Advanced healthcare design with Evac vacuum toilet and drainage solutions
Evac technologies offer significant benefits in hospital waste management and design for hospitals, clinics, radiotherapy units, dialysis centers, and retirement homes. More space is freed up for care facilities thanks to a reduced requirement for radioactive waste disposal tanks. Hygiene and patient comfort in hospital bathrooms are improved thanks to effective flushing of odors and mists, and there is also a reduced risk of pipe leakage, which improves iatrogenic disease control. Furthermore, Evac technologies enable significant water savings and offer a fast return on investment for hospital construction, extension, and renovation projects, as well as in integration projects in mixed-use buildings.
More space for care
Because Evac vacuum toilets have an extremely efficient flush that uses only 1.2 liters/0.3 gallons of water, they reduce the volume of radioactive waste generated, which in turn means that fewer, smaller disposal tanks can be used.
Improved hygiene and comfort
Evac vacuum toilets take in 60 liters/2.1 cubic feet of air per flush, significantly reducing mist and odor and therefore improving both hygiene and patient comfort. Should a pipe breach occur, instead of water leaking out, air leaks in due to the pressure difference. As the risk of leakage is greatly reduced with Evac vacuum piping, it improves iatrogenic disease and radioactive contamination control by making contaminated and radioactive waste drainage much safer.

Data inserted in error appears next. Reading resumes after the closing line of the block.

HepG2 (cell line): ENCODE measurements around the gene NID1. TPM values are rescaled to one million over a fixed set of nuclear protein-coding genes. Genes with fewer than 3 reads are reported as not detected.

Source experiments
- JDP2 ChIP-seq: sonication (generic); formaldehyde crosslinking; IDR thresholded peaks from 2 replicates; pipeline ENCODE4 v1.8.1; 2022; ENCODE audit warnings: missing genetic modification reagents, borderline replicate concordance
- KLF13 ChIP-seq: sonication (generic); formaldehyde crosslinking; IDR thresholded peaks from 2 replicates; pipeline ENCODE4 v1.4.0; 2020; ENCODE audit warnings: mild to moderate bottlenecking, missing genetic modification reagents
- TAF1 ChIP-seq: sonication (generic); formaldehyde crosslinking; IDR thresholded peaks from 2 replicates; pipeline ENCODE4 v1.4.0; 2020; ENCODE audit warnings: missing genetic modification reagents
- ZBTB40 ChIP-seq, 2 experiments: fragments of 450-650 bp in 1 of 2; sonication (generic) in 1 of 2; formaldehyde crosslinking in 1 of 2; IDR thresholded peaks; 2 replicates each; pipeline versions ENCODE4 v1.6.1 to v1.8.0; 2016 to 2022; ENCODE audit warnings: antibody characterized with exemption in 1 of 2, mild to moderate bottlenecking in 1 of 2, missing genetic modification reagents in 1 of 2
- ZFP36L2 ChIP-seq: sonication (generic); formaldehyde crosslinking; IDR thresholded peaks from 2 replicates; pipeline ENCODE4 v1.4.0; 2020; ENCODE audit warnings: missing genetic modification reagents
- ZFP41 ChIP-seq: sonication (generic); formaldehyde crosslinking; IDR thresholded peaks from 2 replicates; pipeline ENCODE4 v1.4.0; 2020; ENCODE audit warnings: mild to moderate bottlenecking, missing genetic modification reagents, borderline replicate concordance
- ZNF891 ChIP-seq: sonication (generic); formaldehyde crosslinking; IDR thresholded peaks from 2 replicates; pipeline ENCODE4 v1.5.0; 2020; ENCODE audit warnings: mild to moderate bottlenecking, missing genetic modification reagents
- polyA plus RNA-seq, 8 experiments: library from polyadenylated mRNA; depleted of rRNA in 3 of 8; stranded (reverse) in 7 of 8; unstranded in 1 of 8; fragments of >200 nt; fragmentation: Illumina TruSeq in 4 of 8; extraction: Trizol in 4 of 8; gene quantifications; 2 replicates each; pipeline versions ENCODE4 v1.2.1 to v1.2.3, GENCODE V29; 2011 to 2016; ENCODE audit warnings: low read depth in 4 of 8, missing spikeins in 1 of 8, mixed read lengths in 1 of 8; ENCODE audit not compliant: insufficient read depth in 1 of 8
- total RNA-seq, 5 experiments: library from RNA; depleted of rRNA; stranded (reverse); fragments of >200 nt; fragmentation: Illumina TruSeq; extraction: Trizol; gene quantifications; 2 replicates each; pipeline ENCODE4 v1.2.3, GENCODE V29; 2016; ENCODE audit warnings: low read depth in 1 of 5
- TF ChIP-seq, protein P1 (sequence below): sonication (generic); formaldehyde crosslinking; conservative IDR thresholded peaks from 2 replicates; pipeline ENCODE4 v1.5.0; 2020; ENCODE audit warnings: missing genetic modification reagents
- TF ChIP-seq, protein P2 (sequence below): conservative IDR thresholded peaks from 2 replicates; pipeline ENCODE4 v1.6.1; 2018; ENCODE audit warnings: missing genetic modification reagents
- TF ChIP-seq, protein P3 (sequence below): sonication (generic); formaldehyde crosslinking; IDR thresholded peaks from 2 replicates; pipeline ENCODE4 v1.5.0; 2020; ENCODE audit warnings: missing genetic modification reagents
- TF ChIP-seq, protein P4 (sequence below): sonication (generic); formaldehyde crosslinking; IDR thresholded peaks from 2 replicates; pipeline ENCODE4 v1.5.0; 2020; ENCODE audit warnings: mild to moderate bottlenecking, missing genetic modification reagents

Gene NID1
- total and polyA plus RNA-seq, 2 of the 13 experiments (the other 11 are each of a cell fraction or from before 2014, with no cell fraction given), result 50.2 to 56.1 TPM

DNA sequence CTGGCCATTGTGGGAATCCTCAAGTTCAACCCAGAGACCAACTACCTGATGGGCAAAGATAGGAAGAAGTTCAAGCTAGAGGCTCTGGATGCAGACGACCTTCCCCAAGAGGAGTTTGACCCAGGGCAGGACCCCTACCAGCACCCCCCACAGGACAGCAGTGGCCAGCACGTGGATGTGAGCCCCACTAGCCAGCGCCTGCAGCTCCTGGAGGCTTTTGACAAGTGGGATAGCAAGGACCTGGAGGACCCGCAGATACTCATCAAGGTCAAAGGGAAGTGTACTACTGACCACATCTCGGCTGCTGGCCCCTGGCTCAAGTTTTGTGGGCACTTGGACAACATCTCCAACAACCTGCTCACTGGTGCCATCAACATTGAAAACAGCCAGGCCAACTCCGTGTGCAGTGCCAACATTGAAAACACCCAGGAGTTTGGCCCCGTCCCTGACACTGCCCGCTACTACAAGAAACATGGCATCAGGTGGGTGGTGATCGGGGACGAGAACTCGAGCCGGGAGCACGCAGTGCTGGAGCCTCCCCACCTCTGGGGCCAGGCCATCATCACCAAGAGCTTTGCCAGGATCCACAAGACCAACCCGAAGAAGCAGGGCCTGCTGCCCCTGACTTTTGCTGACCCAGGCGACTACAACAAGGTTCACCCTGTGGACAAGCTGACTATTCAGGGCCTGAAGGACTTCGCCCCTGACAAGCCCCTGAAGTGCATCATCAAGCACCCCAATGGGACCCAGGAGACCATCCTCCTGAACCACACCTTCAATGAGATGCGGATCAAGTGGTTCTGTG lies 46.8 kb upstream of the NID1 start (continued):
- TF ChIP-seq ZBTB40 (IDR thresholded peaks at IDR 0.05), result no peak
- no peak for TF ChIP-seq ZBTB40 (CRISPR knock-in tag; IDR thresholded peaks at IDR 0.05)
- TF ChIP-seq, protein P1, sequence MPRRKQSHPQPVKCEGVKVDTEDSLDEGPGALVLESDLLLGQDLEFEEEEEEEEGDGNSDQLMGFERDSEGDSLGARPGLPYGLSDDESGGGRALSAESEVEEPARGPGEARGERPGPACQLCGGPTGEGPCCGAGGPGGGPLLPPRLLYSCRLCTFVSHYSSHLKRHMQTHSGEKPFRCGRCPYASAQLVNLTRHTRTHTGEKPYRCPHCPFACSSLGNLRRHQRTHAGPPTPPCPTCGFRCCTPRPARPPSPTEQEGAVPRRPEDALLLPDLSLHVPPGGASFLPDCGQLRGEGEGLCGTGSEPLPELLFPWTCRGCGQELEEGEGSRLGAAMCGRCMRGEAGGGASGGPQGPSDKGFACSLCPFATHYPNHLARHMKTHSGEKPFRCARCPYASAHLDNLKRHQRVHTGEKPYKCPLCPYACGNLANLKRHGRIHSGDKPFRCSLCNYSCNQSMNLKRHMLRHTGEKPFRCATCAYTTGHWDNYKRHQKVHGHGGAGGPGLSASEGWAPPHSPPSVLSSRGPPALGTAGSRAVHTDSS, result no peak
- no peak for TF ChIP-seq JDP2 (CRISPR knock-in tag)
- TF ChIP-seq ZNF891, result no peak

More money for care
Thanks to their low water consumption, water bill is greatly reduced. Evac technologies also offer a fast return on investment in medical facility projects involving construction, extension, and renovation. Thanks to the flexibility of Evac vacuum collection systems, a broader range of locations can be considered for medical facilities, meaning they can be located closer to patient populations. Remodeling is also more cost-effective because of the significant degree of freedom with piping routing. This means that architects can preserve current historical and architectural features without compromising their designs, medical facilities can easily be integrated into mixed-use buildings, and a higher level of investment can be directed to care provision.